HARARE, ZIMBABWE---On Sunday January 1, 2018, Junior Medical Academy (JMA) Cofounder Reetam Ganguli arrived at Harare, Zimbabwe to meet with Knowledge Chikundi, founder of the Zimbabwe Science fair, and CEO of Noor Academy. The two met with the aim of spreading access to Medical Biology Curricula across Zimbabwe, starting with three different schools in Harare for the duration of the visit.
Meeting with the headmaster and staff of Irene Christian College and Happy Primary School in Harare on the first day of the trip, JMA was able to gain insight on the native education system in Harare, understand challenges teachers face in the classroom, and give participating teachers a training session on how to best implement the JMA Medical Biology Curriculum.
In an interview with Beverly Masila*, an English and Art teacher at the Irene Christian college, Masila noted that the JMA Medical Biology Curriculum could also be paired with humanities classes to change the mindsets of students. “JMA is going to work very for me, particularly for art because I teach art and when you did talk about the lipids, I didn’t know that some of those wax [...] actually have lipids in them. [So I] would integrate and fuse them into my art lessons. I think for those students who’ve always thought art is not an academic subject, they’ll start looking at it in a different light,” Masila states.
Other teachers commented on the characteristics of JMA’s teaching methods. “I found it very interesting, especially how you guys presented it [...] and also the whole aspect of bring it up on slides and making it fun to learn because learning can be considered to be boring, but then you guys made things really simple. [...] I found that science is not as complicated as it seemed [...] when I was learning, so I think it was really good,” recounts Ms. Ninya*. “JMA curriculum actually [presented] many things like [...] you can take [concepts] from being abstract to something very simple and teach it to very small kids,” adds a fellow Biology teacher.
In subsequent days, Ganguli visited students from Irene Christian College, Happy Academy, and Queen Elizabeth Secondary School (an all-girls’ school) to deliver a “Medical Innovations” lesson, covering Cancer and Oncolytic Virotherapy, CRISPR genetic editing, Aquaponics and Nitrogen Cycles, BioMedical Sensors for disease detection, and Nanotechnology.
Ganguli adapted his lessons to his meetings with the teachers and staff of Irene Christian College and Happy Primary, integrating native cultural foods and references into his lessons. For example, to connect with the students when teaching how individual cancer cells accumulate into a tumor and metastasize, Ganguli used the analogy of preparing sadza (a local Zimbabwean staple meal) from individual grains on maize.
Additionally, Ganguli encouraged the motivated students in the Irene Christian College and the Queen Elizabeth All-Girls’ Secondary School to teach and spread the JMA curricula to less privileged areas in Zimbabwe that lack internet access and do not speak English. These aspiring teachers were able to use JMA’s handbook containing specific details on what to say, analogies to make, and diagrams to draw for each JMA powerpoint lesson and have already started teaching at several rural villages, underfunded schools, and shelters in the past month.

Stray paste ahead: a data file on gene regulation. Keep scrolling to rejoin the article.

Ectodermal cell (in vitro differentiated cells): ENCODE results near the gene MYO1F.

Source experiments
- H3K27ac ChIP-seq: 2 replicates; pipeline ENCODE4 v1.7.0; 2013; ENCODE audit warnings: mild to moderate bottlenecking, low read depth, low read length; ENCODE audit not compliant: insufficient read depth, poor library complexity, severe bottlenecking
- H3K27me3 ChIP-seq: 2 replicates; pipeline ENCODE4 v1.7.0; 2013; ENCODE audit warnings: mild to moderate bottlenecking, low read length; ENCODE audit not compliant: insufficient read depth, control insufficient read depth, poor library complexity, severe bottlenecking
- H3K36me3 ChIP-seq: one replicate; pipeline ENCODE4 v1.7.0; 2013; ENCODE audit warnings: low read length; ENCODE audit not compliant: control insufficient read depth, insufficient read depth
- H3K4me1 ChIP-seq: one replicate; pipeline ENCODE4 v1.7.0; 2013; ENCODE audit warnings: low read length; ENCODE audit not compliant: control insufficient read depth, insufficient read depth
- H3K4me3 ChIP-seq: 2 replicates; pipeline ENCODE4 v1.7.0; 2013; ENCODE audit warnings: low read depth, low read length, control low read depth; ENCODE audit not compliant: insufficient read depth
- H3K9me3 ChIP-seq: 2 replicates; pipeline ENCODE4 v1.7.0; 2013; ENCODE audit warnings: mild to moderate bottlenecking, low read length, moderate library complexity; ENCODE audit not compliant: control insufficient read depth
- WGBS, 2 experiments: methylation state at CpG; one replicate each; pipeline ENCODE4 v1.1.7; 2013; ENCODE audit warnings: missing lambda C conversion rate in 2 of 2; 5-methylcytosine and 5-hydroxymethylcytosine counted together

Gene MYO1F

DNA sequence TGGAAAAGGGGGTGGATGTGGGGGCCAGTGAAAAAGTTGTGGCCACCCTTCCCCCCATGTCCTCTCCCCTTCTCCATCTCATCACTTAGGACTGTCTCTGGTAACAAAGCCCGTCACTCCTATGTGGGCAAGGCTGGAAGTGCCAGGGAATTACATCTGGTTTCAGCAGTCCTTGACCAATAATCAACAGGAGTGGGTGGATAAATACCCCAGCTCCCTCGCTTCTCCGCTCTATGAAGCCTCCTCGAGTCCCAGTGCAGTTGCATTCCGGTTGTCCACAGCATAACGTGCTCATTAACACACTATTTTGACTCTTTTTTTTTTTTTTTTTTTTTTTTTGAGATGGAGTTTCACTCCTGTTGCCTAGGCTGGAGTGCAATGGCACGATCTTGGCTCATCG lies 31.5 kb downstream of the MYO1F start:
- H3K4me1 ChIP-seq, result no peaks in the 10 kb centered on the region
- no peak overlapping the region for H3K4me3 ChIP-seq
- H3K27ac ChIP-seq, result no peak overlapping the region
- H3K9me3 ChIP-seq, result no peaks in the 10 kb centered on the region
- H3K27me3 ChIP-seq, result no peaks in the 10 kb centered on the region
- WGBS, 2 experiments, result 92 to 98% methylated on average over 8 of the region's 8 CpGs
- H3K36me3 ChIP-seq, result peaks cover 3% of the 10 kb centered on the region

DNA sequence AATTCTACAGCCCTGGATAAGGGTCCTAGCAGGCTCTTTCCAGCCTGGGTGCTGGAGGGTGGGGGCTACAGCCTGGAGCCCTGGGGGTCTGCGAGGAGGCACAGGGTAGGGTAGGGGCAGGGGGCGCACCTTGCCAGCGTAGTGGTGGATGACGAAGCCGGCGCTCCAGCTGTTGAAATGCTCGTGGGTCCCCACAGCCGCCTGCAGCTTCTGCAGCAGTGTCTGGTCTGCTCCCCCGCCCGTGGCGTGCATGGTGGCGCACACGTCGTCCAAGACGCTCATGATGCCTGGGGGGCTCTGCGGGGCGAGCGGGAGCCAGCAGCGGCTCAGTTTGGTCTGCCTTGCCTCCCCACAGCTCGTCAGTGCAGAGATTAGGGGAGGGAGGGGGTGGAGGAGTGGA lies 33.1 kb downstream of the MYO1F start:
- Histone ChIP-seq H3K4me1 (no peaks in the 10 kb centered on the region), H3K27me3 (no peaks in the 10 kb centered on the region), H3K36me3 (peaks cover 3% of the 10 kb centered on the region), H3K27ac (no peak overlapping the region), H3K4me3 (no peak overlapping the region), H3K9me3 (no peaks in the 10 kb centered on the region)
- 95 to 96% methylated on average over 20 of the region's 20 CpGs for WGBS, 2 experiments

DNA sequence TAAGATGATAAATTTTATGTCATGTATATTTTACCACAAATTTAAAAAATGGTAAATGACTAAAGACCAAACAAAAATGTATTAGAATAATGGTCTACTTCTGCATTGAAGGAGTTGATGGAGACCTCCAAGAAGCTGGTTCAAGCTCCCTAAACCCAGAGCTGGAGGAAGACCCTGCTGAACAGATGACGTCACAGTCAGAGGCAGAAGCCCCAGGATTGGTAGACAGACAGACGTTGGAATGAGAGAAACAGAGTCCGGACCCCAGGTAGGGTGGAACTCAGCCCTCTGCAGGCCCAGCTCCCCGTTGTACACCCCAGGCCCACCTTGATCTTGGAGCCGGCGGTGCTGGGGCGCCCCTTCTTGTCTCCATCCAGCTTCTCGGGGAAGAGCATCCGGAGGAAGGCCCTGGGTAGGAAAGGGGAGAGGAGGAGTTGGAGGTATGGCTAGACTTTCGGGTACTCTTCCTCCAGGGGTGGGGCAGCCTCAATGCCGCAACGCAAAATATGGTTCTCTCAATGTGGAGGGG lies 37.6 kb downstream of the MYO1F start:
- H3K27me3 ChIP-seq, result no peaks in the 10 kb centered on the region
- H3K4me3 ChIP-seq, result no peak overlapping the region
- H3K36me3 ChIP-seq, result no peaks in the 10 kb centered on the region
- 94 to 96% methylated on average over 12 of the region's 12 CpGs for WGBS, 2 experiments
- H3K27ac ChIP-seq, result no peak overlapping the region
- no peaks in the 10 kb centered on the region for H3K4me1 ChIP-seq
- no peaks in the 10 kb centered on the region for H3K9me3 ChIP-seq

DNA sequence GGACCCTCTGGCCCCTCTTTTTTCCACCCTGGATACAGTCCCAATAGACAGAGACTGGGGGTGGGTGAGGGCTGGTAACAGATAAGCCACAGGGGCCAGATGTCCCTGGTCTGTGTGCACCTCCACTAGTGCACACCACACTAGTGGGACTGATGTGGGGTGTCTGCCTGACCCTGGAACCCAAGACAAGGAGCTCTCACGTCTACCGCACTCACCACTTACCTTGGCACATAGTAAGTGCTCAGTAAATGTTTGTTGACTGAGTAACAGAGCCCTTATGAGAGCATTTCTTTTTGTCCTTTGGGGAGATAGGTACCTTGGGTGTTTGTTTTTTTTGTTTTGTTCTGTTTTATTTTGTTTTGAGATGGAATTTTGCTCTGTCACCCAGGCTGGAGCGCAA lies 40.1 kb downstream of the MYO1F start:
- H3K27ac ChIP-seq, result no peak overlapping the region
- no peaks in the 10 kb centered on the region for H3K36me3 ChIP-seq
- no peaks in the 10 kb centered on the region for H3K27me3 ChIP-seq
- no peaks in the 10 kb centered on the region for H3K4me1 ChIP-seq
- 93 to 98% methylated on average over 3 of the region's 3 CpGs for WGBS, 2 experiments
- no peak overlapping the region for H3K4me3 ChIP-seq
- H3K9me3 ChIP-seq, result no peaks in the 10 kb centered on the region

Smoli, a student at Queen Elizabeth asserts in the interview to the left, “It’s actually a pleasure to know that teenagers of my age [are] actually [...] going around and [...] teaching other people about biological sciences. [Reetam] inspired me to know that with the resources we have we can do much great. Basically, I [...] promise that I am going to use all the knowledge that he taught me today to improve our school science club.”
Throughout my time at Harare, I have been profoundly moved and inspired by the many students I’ve had the honor to meet and teach. I’ve met students who walk several miles each day to receive an education. I’ve learned of children who, as the only ones from their villages to receive an education, travel for hours each day to school, and then reteach everything they’ve learned to other children in their villages. I’ve met women from all girl schools who aspire to be astrophysicists and oncologists despite being told as a child they should get married at 16 and tend to the house and aim to be nothing but a housewife.
Education is something I’ve had the privilege and fortune to take for granted—the students here fight for it each and every single day. The learners in Zimbabwe, in my humble opinion, have just as much, if not more, intellectual curiosity and ambition to learn than the students I teach at local Bay Area schools. I truly believe it is nothing more than a lack of access to proper resources and educational materials which are hindering their success. I’ve been amazed at how the students here, some of them who haven’t ever learned about DNA, grasped complex Medical Concepts pertaining to CRISPR, Cancer therapies, Antibodies, and more. There is no doubt in my mind—if these students had similar resources that people like me are fortunate enough to have in the Bay Area from early childhood, they would go farther than me. It was not just my pleasure, but my immense honor to be able to learn from the driven youth of Harare.
*Due to unclear audio, the names used in this article may be spelled or written incorrectly. We apologize for any inconveniences.